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Photo: Tasos Katopodis/Getty Images

House Speaker Nancy Pelosi and Senate Minority Leader Chuck Schumer said Friday that "dithering" by the White House and Senate Republicans was to blame for not producing a coronavirus stimulus proposal.

Why it matters: The top Democrats are going on the offensive regarding the stimulus plan as expanded unemployment benefits are set to expire in the coming days.

What they're saying: "This weekend, millions of Americans will lose their unemployment insurance, will be at risk of being evicted from their homes, and could be laid off by state and local government, and there is only one reason: Republicans have been dithering for months while America's crisis deepens," they said in a statement.

  • "We had expected to be working throughout this weekend to find common ground on the next COVID response package. It is simply unacceptable that Republicans have had this entire time to reach consensus among themselves and continue to flail. Time is of the essence and lives are being lost," they added.

The other side: Senate Majority Leader Mitch McConnell had planned to present a Republican version of the stimulus bill to open negotiations with Democrats this week, but the congressional GOP remains at an impasse with the White House on what it should include.

Go deeper

Schumer: Coney Barrett vote "one of the darkest days" in Senate history

Senate Minority Leader Chuck Schumer (D-N.Y.) said Monday "will go down as one of the darkest days" in Senate history, moments before the chamber voted 52-48 to confirm Judge Amy Coney Barrett to the Supreme Court.

The bottom line: Schumer said his Republican colleagues "decided to thwart the will of the people" by holding the vote eight days ahead of the presidential election, despite opposing President Obama's nominee because it was an election year.

Updated Oct 27, 2020 - Politics & Policy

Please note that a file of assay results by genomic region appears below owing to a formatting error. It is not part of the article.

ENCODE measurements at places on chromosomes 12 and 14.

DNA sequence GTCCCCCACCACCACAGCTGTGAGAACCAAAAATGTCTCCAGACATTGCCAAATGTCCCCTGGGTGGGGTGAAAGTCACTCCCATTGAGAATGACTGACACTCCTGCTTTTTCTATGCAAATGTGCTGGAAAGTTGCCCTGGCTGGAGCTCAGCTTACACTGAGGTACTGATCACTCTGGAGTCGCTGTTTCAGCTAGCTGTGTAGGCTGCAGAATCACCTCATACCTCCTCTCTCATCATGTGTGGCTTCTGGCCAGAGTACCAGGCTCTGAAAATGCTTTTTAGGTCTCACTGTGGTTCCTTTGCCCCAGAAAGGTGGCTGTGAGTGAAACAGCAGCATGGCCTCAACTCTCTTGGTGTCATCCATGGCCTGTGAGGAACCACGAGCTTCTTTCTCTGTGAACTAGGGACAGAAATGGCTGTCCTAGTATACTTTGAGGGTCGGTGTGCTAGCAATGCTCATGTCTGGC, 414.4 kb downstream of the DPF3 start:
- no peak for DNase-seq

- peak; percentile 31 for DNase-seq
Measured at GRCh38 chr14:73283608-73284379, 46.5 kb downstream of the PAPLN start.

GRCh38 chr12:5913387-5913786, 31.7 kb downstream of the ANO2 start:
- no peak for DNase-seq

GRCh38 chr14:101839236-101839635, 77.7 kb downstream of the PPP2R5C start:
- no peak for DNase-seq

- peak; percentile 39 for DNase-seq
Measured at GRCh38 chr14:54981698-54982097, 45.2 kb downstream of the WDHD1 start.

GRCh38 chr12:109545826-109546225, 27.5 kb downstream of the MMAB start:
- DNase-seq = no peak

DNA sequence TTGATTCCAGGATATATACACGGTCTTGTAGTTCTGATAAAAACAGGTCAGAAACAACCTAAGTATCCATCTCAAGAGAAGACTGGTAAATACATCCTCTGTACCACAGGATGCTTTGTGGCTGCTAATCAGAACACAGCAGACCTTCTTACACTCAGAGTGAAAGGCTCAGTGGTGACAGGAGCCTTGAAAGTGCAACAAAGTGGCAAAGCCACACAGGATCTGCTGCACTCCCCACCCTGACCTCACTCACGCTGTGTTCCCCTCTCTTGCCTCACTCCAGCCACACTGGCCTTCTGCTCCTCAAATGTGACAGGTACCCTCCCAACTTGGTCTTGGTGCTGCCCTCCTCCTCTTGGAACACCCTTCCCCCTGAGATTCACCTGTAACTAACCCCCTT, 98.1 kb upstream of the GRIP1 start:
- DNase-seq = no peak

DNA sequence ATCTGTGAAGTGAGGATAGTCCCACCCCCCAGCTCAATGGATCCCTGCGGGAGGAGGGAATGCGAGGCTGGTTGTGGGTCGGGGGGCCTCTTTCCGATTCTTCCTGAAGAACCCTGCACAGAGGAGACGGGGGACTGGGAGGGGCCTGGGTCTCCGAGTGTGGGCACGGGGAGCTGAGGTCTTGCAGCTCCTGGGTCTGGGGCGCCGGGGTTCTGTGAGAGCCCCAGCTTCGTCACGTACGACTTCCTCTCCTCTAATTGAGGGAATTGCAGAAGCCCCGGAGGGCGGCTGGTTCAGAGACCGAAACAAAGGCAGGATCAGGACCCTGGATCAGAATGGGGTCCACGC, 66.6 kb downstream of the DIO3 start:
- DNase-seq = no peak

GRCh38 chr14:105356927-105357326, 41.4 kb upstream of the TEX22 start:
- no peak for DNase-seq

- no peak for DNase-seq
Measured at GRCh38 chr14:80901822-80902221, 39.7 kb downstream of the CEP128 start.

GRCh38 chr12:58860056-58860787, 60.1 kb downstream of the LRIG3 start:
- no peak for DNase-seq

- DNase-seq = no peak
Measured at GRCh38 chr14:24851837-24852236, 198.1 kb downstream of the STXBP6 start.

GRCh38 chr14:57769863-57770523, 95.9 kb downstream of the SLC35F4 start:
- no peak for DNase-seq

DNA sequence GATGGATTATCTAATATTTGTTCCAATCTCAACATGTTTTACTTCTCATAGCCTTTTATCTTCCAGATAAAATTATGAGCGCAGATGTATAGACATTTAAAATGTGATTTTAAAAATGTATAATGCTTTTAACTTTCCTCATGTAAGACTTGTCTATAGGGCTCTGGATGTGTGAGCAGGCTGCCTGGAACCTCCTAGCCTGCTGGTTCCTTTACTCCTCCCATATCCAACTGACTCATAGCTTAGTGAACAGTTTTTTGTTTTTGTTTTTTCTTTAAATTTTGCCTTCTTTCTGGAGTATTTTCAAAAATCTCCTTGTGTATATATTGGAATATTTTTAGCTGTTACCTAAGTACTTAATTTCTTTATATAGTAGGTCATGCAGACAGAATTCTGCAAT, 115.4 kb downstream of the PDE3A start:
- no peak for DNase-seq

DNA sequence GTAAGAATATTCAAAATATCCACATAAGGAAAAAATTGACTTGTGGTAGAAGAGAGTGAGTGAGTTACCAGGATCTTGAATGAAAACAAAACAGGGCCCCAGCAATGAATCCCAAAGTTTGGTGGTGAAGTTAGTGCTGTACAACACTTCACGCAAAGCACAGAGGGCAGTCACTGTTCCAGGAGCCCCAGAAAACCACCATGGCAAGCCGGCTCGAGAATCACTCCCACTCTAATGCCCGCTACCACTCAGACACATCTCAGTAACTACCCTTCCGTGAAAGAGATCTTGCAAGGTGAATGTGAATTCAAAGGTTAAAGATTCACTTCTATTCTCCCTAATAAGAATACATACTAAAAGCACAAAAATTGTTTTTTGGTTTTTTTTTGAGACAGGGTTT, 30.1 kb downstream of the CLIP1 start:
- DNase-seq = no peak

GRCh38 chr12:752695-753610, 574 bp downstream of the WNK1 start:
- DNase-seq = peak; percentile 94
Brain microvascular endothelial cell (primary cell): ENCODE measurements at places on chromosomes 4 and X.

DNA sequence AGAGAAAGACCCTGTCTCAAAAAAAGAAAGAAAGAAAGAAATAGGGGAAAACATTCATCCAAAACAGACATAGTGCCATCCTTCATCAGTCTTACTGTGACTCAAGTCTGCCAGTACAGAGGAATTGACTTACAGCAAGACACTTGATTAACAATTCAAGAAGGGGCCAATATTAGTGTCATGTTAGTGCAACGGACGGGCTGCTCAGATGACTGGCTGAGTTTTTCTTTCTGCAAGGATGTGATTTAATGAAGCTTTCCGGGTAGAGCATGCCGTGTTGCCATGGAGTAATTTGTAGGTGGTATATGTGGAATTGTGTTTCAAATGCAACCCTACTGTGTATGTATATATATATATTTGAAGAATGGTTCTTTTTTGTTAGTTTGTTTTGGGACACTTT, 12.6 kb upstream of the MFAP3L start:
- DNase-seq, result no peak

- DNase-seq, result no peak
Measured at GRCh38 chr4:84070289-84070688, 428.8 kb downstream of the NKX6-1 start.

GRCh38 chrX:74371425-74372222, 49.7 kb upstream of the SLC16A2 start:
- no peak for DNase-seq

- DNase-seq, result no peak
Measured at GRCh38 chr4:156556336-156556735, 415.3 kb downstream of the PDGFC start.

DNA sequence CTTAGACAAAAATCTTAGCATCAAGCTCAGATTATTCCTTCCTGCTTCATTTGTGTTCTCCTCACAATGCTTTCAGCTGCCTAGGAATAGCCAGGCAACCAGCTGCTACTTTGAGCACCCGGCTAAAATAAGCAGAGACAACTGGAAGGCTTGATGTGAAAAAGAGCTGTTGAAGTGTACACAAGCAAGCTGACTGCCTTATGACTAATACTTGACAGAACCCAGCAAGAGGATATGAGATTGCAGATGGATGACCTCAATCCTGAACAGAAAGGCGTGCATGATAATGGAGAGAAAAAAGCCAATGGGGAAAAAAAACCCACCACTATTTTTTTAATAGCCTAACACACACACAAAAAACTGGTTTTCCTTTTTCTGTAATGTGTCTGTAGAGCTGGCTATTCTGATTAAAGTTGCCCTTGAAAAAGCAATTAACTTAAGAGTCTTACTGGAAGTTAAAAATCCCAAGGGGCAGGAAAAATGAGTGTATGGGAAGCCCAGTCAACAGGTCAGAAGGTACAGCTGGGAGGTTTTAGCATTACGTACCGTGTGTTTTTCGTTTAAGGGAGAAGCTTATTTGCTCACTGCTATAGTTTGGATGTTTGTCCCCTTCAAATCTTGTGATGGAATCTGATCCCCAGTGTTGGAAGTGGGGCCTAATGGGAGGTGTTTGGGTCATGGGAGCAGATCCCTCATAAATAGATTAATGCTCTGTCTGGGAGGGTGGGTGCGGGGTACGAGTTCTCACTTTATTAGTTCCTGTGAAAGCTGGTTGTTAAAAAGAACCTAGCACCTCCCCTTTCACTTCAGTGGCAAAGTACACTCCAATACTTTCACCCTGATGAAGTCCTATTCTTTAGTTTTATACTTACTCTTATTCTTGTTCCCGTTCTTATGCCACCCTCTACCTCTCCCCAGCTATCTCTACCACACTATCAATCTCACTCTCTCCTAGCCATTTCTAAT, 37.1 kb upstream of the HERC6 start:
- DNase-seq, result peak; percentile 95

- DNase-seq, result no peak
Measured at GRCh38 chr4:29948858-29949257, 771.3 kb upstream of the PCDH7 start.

Republicans and Dems react to Coney Barrett's Supreme Court confirmation

President Trump stands with Judge Amy Coney Barrett after she took the constitutional oath to serve as a Supreme Court justice during a White House ceremony Monday night. Photo: Tasos Katopodis/Getty Images

President Trump said Judge Amy Coney Barrett's Senate confirmation to the Supreme Court and her subsequent taking of the constitutional oath Monday was a "momentous day," as she she vowed to serve "without any fear or favor."

Of note: As Republicans applauded the action, Democratic leaders warned of consequences to the rush to replace the late liberal Justice Ruth Bader Ginsburg with a conservative so close to the election, as progressives led calls to expand the court.

Trump's coronavirus adviser Scott Atlas resigns

Photo: Nicholas Kamm/AFP via Getty

Scott Atlas, a controversial member of the White House coronavirus task force, handed in his resignation on Monday, according to three administration officials who discussed Atlas' resignation with Axios.

Why it matters: President Trump brought in Atlas as a counterpoint to NIAID director Anthony Fauci, whose warnings about the pandemic were dismissed by the Trump administration. With Trump now fixated on election fraud conspiracy theories, Atlas' detail comes to a natural end.